Do you feel pain in your shoulder when doing simple activities, such as getting dressed or combing your hair? Chances are you may have a rotator cuff tear. In this post, Otis R. Drew, MD, will walk you through the causes and symptoms of rotator cuff tears and explain what you can do about them.
The rotator cuff is a group of muscles and tendons that help strengthen and stabilize your shoulder joint. They hold the head of your humerus (upper arm bone) in the shoulder socket, enabling you to turn and lift your arms. Injuries or damage to these tissues can cause discomfort, pain, and other complications.
In most cases, rotator cuff injuries originate from repetitive strain or wear and tear as you age. Regarding repetitive strain, many people get rotator cuff injuries playing sports that involve a lot of shoulder movements, such as tennis, swimming, baseball, and weightlifting.
Regarding the aging process, bony overgrowths, or bone spurs, might lead to tears in rotator cuff tendons. Furthermore, a decreasing supply of blood to the tendons can slow the healing process.
Symptoms of a rotator cuff injury can range from minor to chronic. Let’s take a look at three types of rotator cuff problems and the symptoms related to them:
1. Acute tear
The common symptom of acute rotator cuff tears, which usually go away after a period of time, include:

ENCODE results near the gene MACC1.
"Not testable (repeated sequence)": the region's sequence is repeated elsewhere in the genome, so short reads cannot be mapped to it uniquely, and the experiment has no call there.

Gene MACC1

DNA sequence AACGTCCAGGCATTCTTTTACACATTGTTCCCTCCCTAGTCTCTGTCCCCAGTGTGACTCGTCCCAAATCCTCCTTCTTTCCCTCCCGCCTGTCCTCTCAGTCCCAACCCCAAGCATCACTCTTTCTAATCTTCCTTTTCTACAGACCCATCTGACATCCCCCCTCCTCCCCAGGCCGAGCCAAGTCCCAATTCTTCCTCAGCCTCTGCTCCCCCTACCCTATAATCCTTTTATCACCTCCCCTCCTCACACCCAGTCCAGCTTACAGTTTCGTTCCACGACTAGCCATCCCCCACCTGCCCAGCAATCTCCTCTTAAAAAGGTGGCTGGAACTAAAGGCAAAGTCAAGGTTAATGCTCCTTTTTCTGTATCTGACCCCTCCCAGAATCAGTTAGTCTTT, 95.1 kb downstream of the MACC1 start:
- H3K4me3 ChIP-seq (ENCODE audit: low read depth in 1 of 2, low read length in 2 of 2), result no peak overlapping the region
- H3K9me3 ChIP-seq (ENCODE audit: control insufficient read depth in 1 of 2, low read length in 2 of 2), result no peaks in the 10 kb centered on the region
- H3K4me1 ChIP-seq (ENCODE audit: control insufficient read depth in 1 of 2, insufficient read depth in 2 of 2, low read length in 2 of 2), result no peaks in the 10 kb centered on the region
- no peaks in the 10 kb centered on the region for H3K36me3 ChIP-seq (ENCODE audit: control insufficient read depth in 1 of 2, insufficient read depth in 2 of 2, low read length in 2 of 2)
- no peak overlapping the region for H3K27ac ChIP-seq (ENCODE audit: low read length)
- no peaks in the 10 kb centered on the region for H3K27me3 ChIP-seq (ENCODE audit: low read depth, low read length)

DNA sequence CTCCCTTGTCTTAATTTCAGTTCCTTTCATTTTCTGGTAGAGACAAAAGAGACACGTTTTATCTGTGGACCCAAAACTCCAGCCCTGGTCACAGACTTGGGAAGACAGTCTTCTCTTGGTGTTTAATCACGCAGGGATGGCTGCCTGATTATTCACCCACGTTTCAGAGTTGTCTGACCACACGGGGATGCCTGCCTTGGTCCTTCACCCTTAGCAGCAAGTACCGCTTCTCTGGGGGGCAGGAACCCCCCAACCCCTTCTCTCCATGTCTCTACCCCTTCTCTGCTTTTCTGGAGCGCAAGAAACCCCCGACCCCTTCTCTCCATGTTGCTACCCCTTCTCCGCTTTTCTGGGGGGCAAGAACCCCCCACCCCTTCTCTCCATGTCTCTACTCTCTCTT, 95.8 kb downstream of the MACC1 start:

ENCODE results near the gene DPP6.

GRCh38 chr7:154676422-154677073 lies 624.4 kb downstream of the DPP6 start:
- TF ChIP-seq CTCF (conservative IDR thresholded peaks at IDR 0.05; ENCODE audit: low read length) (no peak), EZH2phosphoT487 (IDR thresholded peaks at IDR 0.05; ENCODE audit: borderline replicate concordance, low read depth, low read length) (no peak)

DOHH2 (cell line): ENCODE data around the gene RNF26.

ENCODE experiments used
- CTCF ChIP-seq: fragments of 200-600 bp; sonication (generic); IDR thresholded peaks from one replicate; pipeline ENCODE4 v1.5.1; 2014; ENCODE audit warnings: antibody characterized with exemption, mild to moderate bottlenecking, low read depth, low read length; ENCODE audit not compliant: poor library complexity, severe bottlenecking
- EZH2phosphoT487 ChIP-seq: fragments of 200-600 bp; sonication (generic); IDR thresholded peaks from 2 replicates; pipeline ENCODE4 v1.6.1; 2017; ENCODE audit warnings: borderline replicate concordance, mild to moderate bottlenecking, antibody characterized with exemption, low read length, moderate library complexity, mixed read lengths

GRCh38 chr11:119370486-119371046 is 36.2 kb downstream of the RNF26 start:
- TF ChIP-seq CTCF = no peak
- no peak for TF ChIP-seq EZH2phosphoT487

- Severe pain that originates from the upper area of your shoulder down toward the elbow
- Intense pain caused by muscle spasms and bleeding
- With big tears, an inability to move your arm much because of the loss of muscle power and significant pain
2. Chronic tear
Symptoms of chronic rotator cuff tears, which usually go on for a long period of time, include:
- Pain that worsens at night and can hinder sleep
- Progressive weakness with increasing pain
- Reduced ability to move your arm in certain directions
- Difficulty raising your arm above your shoulder
3. Rotator cuff tendinitis
Rotator cuff tendinitis is prevalent in women aged 35-50. Symptoms include:
- Deep ache on the upper area of your shoulder
- Tenderness around the affected area that may increase with time
- Pain that gradually worsens as you lift or rotate your arm
To determine if you’re suffering from a rotator cuff injury, Dr. Drew will look at your injury history and perform a physical test on your affected shoulder. Dr. Drew will check your muscle strength and range of motion. He will also look at the movements that cause pain to your shoulder. Additionally, he may use the following tests:
- X-ray to see if the top bone of your arm is invading the rotator cuff space
- MRI to get detailed images of your shoulder
- Ultrasound to look at soft tissues in your shoulder, such as your muscles and tendons
TreatmentPopular treatments Dr. Drew offers include:
- Anti-inflammatory injections and medications to relieve pain and reduce inflammation
- Counseling on adjusting your activities so you can use your shoulder more comfortably and safely
- Physical therapy to improve mobility and strengthen your shoulder muscles
- Surgery to treat injured tissues or replace joints
To find out more about treating rotator cuff injuries or to learn ways to prevent them, book an appointment online or over the phone with Otis R. Drew, MD today.